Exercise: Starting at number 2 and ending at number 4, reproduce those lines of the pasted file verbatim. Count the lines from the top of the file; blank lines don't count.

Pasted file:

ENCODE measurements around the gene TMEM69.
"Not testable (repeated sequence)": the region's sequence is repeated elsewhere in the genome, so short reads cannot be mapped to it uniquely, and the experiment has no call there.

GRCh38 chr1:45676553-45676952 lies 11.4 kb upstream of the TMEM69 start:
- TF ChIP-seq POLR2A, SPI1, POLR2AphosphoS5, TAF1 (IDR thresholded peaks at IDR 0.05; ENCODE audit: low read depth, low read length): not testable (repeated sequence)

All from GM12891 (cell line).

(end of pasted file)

"Not testable (repeated sequence)": the region's sequence is repeated elsewhere in the genome, so short reads cannot be mapped to it uniquely, and the experiment has no call there.

GRCh38 chr1:45676553-45676952 lies 11.4 kb upstream of the TMEM69 start:
- TF ChIP-seq POLR2A, SPI1, POLR2AphosphoS5, TAF1 (IDR thresholded peaks at IDR 0.05; ENCODE audit: low read depth, low read length): not testable (repeated sequence)